value.1 true

4. After editing run following as root

# alsactl restore

5. Now your internal microphone should be working.

Wireless times out after running dhcpcd wlan0

Don't ask me why, but this works:

   #! /bin/bash
   iwconfig wlan0 essid ... key ...
   sleep 1
   iwconfig wlan0 essid on
   dhcpcd wlan0

Note the 'sleep 1; iwconfig wlan0 essid on'

Wireless doesn't work, even after installing custom Madwifi module

I found that Arch tried to use the ath5k module for wireless, and that meant it took control of the card rather than ath_pci (the module I had compiled and installed). I got a Madwifi status 3 message in dmesg when this happened.

The solution is to blacklist the ath5k module in /etc/rc.conf:

MODULES = ( ... !ath5k ... )

Laggy or Unresponsive ACPI Events

The latest kernel (2.6.26) introduces new problems with Eee's ACPI events handling. Basically, ACPI events become very laggy and after some time ACPI get disabled after a heavy usage (e.g. changing volume, brightness). This problem affects both stock kernel and toofishes' kernel.

It appears that the solution is to apply this patch (original bug report) to the kernel.

Note: The latest toofishes' kernel, version 2.6.26-1, now includes the patch, but you can still use ighea's one for the extras features listed below.

Until toofishes update his kernel to include the patch, you can use ighea's slightly modified toofishes' kernel that included the above patch, as well as other modifications:

  • Support for Wine
  • uvesafb is built as module
  • Use new eeepc-laptop driver (which also handles fan-control) instead of older acus_acpi or asus-laptop -drivers.

You can get the modified kernel, as well as the associative packages, from here.

After you have downloaded the packages, Install them using this command:

# pacman -U kernel-eee-2.6.26-1-i686.pkg.tar.gz madwifi-eee-svn-3752-1-i686.pkg.tar.gz	

You might also want to use IgnorePkg-line in /etc/pacman.conf to hold packages from being accidentally updated.

IgnorePkg = kernel-eee madwifi-eee-svn

Also do not forget to upgrade ighea's acpi-eee package to version 9.6.

Unclean unmount during shutdown when having home directory mounted on SD card

If you experienced unclean unmount during shutdown when having your home directory on SD card, then add the following 3 lines to "Write to wtmp file before unmounting" section of your /etc/rc.shutdown file:


stat_busy "Unmounting Filesystems"
/bin/umount -a -t noramfs,notmpfs,nosysfs,noproc

# Add these 3 lines
eject /dev/sdb  # Or whichever is your SD-card's device name. /dev/disk/by-uuid/ followed by the UUID identifier is preferable though.
sleep 3
# End of hack



Booting from card without initrd

Let's say you decided to install Arch Linux on a card and compiled your own kernel (or used the kernel26eee kernel) without initrd. Card reader on EeePC is connected as an USB device. Unfortunately, USB storage devices are detected with a delay, so we must tell the kernel to wait until this device becomes available. You do this with "rootwait" option passed to kernel at boot time.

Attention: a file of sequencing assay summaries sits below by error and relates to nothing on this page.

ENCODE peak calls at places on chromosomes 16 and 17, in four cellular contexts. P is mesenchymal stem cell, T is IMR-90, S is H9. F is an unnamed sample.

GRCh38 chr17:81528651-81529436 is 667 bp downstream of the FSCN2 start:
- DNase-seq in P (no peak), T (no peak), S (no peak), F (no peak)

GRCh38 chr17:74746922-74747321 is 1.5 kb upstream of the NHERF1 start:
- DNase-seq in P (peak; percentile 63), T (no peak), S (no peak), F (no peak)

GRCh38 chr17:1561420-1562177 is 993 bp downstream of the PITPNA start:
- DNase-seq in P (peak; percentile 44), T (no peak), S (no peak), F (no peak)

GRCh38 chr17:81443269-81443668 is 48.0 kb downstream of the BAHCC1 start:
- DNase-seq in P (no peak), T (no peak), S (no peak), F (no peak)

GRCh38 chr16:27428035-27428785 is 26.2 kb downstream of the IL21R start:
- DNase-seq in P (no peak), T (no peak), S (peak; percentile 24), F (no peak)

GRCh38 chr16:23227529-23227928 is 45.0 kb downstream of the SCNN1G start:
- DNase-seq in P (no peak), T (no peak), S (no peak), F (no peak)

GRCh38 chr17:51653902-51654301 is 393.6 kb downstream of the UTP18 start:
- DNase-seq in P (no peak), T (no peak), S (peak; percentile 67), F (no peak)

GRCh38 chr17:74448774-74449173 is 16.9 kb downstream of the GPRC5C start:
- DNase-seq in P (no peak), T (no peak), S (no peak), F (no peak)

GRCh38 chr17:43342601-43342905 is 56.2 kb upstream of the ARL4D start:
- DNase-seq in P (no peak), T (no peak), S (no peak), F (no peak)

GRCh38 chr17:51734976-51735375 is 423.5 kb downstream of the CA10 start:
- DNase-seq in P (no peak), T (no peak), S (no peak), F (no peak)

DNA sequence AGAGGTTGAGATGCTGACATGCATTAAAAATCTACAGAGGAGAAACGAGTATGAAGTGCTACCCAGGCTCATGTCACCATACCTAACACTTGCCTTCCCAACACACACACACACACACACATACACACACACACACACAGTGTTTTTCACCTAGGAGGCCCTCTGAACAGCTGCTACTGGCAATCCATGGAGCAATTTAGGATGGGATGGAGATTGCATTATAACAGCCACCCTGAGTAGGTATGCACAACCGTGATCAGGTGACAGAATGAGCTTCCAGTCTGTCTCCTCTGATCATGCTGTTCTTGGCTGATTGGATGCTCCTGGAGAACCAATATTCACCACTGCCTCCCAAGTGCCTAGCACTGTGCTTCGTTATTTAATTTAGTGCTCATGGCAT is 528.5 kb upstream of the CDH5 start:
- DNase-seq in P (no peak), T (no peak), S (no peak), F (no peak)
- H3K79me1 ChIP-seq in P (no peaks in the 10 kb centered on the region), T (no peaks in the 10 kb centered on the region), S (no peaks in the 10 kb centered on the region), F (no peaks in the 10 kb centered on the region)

Sleeping and waking system on a card

If you have Arch Linux on a card, waking up from sleeping state will most likely fail. The only solution is to enable the CONFIG_USB_PERSIST option in kernel. The kernel26eee package should have this option enabled.

The command to do this is:

echo 1 >/sys/bus/usb/devices/.../power/persist

Replace the "..." with the device like 1-3 or 1-5 where the first number is the bus and the second is the device

Each device that is connected to your computer gets an entry in the sysfs "system file system" it is a virtual file system like proc

More info:

Display doesn't wake up properly

If you encounter black display (but apparently working system) after suspend/resume, consider using the "uswsusp" package (available in the official repositories) and correcting suspend2ram script in /etc/acpi, where you use this line to make the machine go to sleep:

/usr/sbin/s2ram --force --vbe_post --vbe_mode

(Note on Eee PC 900 with uswsup-0.8-6: If your X goes blank or jerky after resuming, disable vbe specific commands and parameters.)

DMA problems

Some SSD have problem with read DMA event causing a long boot time.

Feb 21 19:09:14 myhost kernel: ata2.01: failed command: READ DMA

You can bypass that by adding a kernel parameter in GRUB.


Battery Tests

The following are reported battery runtimes:

Battery runtimes
Task Series Wireless Screen Brightness FSB Speed Fan Speed Runtime Comments
DVD Playback 701 On Max 85mhz 100% 134min Reading DVD ISO from 16gig SDHC Card
DVD Playback 701 Off Max 85mhz 100%  ??? Reading DVD ISO from 16gig SDHC Card
AVI Playback 701 Off Max 85mhz 100%  ??? Reading AVI from SSD
IM and Surf 701 On ~30%  ??? low 173min Normal web-browsing, Flash should reduce runtime a lot !
Programming and PDF reading 1000HA Off ~40%  ??? low +6hs Using Evince and SPE under XFCE with camera and USB disabled
Surf and OOo 1000HA On ~40%  ??? low +4hs Stock kernel without laptop-mode
Surf and OOo 1000HA On ~40%  ??? low 5hs Stock kernel with laptop-mode and other tweaks

N.B. - Will add battery runtimes as I am able to test them, please contribute.

-- Grecko.1

Still tweaking, but disabling everything from BIOS got me about 6 hours and a half. With eee-kernel, I *could* get a little more.

-- ekuber